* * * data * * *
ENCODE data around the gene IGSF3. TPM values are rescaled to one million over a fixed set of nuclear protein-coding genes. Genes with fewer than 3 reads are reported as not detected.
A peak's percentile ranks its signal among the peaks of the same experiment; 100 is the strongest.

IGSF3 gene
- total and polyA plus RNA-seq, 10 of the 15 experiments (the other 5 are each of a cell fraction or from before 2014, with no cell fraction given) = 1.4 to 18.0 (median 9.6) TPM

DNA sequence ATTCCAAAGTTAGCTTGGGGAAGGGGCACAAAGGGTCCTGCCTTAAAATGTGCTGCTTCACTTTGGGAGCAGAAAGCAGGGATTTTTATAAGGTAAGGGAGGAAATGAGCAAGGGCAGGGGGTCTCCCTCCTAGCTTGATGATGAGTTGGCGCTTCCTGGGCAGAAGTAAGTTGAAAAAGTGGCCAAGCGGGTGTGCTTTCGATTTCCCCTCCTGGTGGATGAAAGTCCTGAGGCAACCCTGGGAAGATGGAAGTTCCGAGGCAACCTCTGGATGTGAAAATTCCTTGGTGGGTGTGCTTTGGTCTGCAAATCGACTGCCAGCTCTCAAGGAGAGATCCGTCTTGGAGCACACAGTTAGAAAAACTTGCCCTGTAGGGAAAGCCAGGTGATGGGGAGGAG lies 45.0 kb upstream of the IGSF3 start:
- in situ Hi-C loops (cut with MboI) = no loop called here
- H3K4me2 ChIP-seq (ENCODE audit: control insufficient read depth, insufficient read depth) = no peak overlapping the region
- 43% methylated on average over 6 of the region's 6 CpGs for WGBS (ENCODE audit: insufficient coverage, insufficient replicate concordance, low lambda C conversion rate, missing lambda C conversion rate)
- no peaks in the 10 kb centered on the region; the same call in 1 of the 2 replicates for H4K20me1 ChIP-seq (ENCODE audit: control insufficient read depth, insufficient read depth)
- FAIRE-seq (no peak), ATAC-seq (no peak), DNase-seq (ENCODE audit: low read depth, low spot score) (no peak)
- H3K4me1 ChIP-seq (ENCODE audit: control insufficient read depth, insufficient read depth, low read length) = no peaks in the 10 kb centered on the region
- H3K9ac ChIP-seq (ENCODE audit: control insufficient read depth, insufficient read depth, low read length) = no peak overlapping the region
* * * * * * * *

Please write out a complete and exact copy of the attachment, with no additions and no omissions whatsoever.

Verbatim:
ENCODE data around the gene IGSF3. TPM values are rescaled to one million over a fixed set of nuclear protein-coding genes. Genes with fewer than 3 reads are reported as not detected.
A peak's percentile ranks its signal among the peaks of the same experiment; 100 is the strongest.

IGSF3 gene
- total and polyA plus RNA-seq, 10 of the 15 experiments (the other 5 are each of a cell fraction or from before 2014, with no cell fraction given) = 1.4 to 18.0 (median 9.6) TPM

DNA sequence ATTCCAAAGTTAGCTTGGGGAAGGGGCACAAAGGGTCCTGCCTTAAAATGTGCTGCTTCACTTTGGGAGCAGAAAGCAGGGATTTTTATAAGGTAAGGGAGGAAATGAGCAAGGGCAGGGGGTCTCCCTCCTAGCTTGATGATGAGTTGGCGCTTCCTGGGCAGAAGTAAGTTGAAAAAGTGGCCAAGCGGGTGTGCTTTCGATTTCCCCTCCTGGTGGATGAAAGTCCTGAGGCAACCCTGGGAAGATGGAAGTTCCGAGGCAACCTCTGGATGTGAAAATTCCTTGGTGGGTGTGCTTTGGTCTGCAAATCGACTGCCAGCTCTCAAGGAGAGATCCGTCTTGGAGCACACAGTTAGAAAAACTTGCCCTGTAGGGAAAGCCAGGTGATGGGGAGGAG lies 45.0 kb upstream of the IGSF3 start:
- in situ Hi-C loops (cut with MboI) = no loop called here
- H3K4me2 ChIP-seq (ENCODE audit: control insufficient read depth, insufficient read depth) = no peak overlapping the region
- 43% methylated on average over 6 of the region's 6 CpGs for WGBS (ENCODE audit: insufficient coverage, insufficient replicate concordance, low lambda C conversion rate, missing lambda C conversion rate)
- no peaks in the 10 kb centered on the region; the same call in 1 of the 2 replicates for H4K20me1 ChIP-seq (ENCODE audit: control insufficient read depth, insufficient read depth)
- FAIRE-seq (no peak), ATAC-seq (no peak), DNase-seq (ENCODE audit: low read depth, low spot score) (no peak)
- H3K4me1 ChIP-seq (ENCODE audit: control insufficient read depth, insufficient read depth, low read length) = no peaks in the 10 kb centered on the region
- H3K9ac ChIP-seq (ENCODE audit: control insufficient read depth, insufficient read depth, low read length) = no peak overlapping the region